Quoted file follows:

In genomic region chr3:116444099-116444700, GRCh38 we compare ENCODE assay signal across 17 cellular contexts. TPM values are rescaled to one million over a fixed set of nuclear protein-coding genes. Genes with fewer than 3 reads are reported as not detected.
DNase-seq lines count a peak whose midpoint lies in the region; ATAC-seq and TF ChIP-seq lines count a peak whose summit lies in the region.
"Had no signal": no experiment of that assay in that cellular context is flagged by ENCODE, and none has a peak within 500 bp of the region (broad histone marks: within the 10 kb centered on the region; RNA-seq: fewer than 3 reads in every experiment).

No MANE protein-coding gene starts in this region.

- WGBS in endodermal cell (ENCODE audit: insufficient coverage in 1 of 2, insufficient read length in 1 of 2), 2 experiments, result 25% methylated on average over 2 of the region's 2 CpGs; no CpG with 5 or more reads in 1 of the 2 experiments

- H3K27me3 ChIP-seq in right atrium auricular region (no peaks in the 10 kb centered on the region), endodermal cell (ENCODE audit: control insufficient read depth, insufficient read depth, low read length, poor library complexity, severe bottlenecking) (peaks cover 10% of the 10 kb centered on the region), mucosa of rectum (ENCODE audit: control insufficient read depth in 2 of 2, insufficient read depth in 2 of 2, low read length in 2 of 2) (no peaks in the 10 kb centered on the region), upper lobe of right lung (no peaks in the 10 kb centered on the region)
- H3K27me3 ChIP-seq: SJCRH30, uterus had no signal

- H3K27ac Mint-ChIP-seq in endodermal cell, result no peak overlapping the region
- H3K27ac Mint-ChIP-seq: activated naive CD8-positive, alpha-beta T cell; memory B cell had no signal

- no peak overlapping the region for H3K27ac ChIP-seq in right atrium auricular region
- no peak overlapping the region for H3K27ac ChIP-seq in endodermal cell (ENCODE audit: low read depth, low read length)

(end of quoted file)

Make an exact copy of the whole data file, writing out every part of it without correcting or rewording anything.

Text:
In genomic region chr3:116444099-116444700, GRCh38 we compare ENCODE assay signal across 17 cellular contexts. TPM values are rescaled to one million over a fixed set of nuclear protein-coding genes. Genes with fewer than 3 reads are reported as not detected.
DNase-seq lines count a peak whose midpoint lies in the region; ATAC-seq and TF ChIP-seq lines count a peak whose summit lies in the region.
"Had no signal": no experiment of that assay in that cellular context is flagged by ENCODE, and none has a peak within 500 bp of the region (broad histone marks: within the 10 kb centered on the region; RNA-seq: fewer than 3 reads in every experiment).

No MANE protein-coding gene starts in this region.

- WGBS in endodermal cell (ENCODE audit: insufficient coverage in 1 of 2, insufficient read length in 1 of 2), 2 experiments, result 25% methylated on average over 2 of the region's 2 CpGs; no CpG with 5 or more reads in 1 of the 2 experiments

- H3K27me3 ChIP-seq in right atrium auricular region (no peaks in the 10 kb centered on the region), endodermal cell (ENCODE audit: control insufficient read depth, insufficient read depth, low read length, poor library complexity, severe bottlenecking) (peaks cover 10% of the 10 kb centered on the region), mucosa of rectum (ENCODE audit: control insufficient read depth in 2 of 2, insufficient read depth in 2 of 2, low read length in 2 of 2) (no peaks in the 10 kb centered on the region), upper lobe of right lung (no peaks in the 10 kb centered on the region)
- H3K27me3 ChIP-seq: SJCRH30, uterus had no signal

- H3K27ac Mint-ChIP-seq in endodermal cell, result no peak overlapping the region
- H3K27ac Mint-ChIP-seq: activated naive CD8-positive, alpha-beta T cell; memory B cell had no signal

- no peak overlapping the region for H3K27ac ChIP-seq in right atrium auricular region
- no peak overlapping the region for H3K27ac ChIP-seq in endodermal cell (ENCODE audit: low read depth, low read length)